Scott Peterson: Investors digest a successful earnings season
November 16, 2017
Most of the companies in the Standard & Poor's 500 (S&P 500) Index have reported third quarter earnings per share (EPS), which is the profit earned per share of stock outstanding during the period. Many have done quite well.
With more than 90 percent of companies reporting, the total EPS growth rate for the S&P 500 has exceeded expectations, reported FactSet. In aggregate, the growth rate accelerated from 3.1 percent on September 30 to 6.1 percent last week.
It's interesting to note companies that sell more products and services outside the United States experienced significant increases in EPS when compared to companies that sell more at home. S&P 500 companies with:
More than one-half of sales in the United States had an aggregate growth rate of 2.3 percent.
The National Retail Federation expects holiday sales to rise by 3.6 percent to 4.0 percent this year and total about $680 billion. The average consumer expects to spend about $970 on the holidays.
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Less than one-half of sales in the United States had an aggregate growth rate of 13.4 percent.
The disparity owed much to the weaker U.S. dollar and faster economic growth in other countries, including emerging markets.
Investors weren't all that appreciative of strong corporate performance. They rewarded positive EPS surprises less than average and penalized negative EPS surprises more than average. On November 10, FactSet explained:
"…it may be due to the high valuation of the index relative to recent averages. As of today, the forward 12-month P/E [price-to-earnings] ratio for the S&P 500 is 18.0… Prior to the month of October, the forward 12-month P/E had not been equal to (or above) 18.0 since 2002. Thus, despite the number and magnitude of positive earnings surprises in recent quarters, the market may be reluctant to push valuations even higher in aggregate."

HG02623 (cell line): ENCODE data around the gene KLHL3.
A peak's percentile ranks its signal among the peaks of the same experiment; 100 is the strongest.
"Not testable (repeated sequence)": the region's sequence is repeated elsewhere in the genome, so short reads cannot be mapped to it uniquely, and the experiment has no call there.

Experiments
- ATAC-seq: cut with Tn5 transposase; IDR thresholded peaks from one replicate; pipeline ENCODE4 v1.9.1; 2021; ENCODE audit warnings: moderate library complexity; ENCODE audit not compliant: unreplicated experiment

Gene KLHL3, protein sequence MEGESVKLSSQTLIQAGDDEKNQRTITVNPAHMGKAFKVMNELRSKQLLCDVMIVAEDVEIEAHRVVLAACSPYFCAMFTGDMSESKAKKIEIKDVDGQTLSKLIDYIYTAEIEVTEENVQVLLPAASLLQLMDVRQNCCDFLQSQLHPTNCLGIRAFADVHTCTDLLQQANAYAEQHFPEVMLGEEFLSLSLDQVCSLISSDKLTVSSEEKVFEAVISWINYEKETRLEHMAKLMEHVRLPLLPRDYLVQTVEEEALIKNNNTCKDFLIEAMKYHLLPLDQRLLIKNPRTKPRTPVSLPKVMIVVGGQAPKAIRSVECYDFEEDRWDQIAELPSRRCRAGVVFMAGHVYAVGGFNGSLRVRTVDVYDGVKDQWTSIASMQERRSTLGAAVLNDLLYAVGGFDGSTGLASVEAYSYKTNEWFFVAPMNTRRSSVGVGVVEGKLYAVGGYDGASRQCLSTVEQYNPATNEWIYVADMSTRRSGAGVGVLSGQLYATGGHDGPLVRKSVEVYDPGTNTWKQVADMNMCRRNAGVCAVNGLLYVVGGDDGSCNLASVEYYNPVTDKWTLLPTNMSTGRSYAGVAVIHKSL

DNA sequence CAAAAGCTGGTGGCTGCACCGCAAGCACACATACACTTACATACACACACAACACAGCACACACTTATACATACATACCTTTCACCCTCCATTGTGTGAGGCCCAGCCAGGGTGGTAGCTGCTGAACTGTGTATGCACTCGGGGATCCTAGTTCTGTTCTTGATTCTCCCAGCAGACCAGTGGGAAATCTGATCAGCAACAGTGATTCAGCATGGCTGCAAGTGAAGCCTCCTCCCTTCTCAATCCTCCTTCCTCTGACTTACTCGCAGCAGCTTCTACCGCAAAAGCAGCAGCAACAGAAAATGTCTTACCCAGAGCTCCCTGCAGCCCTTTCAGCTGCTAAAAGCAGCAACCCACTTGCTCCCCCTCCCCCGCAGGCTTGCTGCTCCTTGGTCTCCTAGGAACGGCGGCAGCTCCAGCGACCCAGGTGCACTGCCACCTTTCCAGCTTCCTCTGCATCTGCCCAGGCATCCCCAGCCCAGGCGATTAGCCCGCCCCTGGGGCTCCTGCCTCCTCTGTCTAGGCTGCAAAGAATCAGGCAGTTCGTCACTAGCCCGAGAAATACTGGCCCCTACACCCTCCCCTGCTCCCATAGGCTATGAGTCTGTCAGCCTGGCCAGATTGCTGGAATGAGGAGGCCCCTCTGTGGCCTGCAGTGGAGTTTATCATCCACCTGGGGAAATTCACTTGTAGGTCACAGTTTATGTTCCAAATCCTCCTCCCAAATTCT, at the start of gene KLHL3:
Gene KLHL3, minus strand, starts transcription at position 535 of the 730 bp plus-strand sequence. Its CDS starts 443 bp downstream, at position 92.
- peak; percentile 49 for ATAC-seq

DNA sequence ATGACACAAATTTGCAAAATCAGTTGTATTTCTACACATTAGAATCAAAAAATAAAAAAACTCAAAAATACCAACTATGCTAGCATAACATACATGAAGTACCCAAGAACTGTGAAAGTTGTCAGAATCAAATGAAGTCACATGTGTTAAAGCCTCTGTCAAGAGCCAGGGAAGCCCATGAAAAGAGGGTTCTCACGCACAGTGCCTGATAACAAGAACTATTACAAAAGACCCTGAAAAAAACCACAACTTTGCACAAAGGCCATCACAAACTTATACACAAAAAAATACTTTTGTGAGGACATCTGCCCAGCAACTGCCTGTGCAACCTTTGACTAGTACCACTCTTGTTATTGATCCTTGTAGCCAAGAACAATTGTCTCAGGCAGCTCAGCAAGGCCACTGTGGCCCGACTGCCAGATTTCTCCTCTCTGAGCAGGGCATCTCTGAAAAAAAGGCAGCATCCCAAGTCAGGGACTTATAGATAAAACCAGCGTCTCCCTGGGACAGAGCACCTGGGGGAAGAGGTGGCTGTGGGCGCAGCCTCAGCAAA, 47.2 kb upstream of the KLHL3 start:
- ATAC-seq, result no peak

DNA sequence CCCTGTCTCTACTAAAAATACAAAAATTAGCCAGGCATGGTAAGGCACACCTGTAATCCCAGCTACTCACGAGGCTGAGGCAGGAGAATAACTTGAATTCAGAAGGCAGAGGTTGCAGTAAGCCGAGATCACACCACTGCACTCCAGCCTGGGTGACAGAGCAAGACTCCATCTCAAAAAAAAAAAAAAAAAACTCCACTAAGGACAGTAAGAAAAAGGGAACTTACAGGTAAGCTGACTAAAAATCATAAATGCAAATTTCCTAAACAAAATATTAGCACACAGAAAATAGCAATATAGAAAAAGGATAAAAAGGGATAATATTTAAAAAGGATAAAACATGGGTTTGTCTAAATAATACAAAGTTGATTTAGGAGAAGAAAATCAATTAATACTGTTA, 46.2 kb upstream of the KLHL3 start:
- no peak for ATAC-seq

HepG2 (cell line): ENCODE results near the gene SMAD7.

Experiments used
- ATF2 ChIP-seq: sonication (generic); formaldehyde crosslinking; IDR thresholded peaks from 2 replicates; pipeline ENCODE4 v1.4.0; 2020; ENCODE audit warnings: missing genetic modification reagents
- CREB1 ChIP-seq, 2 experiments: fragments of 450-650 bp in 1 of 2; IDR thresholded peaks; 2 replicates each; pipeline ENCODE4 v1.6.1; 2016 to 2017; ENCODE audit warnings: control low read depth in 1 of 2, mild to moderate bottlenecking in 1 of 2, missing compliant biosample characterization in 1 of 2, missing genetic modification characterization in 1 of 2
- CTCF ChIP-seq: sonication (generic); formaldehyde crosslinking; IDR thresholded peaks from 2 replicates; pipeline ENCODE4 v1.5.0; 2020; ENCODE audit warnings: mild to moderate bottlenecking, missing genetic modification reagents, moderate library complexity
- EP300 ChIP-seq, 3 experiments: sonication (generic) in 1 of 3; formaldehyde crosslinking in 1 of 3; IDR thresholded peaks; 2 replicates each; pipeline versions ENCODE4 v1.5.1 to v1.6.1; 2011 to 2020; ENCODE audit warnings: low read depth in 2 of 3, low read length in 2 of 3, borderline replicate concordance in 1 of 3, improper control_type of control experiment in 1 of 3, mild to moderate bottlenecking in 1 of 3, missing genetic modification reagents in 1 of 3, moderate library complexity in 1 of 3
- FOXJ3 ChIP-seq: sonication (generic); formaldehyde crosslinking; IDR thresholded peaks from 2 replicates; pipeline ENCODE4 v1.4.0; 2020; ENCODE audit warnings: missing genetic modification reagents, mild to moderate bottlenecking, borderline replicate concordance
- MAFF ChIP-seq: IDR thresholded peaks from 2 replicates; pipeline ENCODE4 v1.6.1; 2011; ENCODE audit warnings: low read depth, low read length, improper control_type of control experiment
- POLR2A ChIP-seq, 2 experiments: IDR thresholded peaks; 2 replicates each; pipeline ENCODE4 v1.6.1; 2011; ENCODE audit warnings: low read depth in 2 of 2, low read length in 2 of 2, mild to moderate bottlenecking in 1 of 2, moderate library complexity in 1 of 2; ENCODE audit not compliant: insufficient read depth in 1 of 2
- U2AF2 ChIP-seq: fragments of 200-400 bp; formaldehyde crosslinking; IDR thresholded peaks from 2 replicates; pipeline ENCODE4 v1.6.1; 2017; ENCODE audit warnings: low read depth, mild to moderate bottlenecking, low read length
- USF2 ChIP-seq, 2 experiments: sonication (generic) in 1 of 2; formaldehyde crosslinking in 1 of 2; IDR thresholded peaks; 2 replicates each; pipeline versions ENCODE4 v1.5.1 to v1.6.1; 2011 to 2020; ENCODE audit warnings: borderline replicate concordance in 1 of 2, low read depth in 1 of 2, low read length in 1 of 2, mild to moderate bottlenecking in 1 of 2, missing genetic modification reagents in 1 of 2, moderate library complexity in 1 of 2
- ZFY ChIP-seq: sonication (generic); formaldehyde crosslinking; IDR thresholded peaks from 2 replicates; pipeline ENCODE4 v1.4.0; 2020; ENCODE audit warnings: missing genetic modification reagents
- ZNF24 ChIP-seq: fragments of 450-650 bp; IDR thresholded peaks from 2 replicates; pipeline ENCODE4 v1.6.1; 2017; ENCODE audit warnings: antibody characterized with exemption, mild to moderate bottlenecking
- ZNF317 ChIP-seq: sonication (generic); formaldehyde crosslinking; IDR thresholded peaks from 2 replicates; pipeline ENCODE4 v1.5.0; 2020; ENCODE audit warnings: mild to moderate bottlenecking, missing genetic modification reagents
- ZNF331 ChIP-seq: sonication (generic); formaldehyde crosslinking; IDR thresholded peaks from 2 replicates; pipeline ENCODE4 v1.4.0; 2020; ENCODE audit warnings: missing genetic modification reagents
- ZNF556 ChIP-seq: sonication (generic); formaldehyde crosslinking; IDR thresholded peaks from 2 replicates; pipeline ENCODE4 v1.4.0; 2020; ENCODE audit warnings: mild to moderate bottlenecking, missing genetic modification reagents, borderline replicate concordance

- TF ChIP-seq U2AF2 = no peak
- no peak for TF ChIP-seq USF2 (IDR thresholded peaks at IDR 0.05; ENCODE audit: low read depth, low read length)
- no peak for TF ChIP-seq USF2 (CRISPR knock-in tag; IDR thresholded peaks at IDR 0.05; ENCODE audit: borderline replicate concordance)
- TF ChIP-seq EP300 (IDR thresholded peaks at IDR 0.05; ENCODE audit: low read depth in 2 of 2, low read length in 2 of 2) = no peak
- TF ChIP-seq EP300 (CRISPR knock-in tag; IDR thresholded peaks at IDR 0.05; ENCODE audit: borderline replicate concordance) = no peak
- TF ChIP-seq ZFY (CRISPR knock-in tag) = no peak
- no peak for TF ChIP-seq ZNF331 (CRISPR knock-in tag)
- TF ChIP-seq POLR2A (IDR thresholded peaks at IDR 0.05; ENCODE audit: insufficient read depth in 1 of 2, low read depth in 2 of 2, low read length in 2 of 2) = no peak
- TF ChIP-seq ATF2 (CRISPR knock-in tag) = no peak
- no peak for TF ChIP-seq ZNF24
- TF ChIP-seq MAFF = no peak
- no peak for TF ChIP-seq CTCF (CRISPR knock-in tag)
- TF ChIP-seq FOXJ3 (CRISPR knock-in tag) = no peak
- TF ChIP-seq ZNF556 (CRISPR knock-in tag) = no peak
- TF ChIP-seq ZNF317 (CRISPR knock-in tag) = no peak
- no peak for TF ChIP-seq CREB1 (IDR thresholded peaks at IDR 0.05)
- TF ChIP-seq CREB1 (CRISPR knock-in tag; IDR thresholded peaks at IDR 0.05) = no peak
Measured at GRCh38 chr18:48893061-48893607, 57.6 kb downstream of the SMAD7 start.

THE WINTER HOLIDAYS ARE ALMOST HERE.
It's that time of year when people search and search for just-the-right gifts at just-the-right-prices for friends and loved ones. The National Retail Federation expects holiday sales to rise by 3.6 percent to 4.0 percent this year and total about $680 billion. The average consumer expects to spend about $970 on the holidays. Here are a few gift ideas for the hard-to-buy-for individuals on your list:
For coffee lovers. It's an experience shared by coffee drinkers everywhere. You pour a cup, doctor it up, and before you can take a sip, you are called away. By the time you return, the coffee is cold. A ceramic mug with a microprocessor-controlled heating system can solve the problem.
For the insomniac. Know someone who has trouble sleeping? A white noise machine or an air purifier with a fan can provide constant, soothing sound that may help lull them to sleep.
For the vision impaired. There are all kinds of gadgets that can make life a little easier for people with low or no vision. Try a wristband that shakes to give directions or a new "feeling fireworks" display that simulates the visual experience through touch.
D. Scott Peterson is CEO and head investment manager for Peterson Wealth Management. If you wish to contact him please call 775-673-1100 or visit PetersonWM.com.
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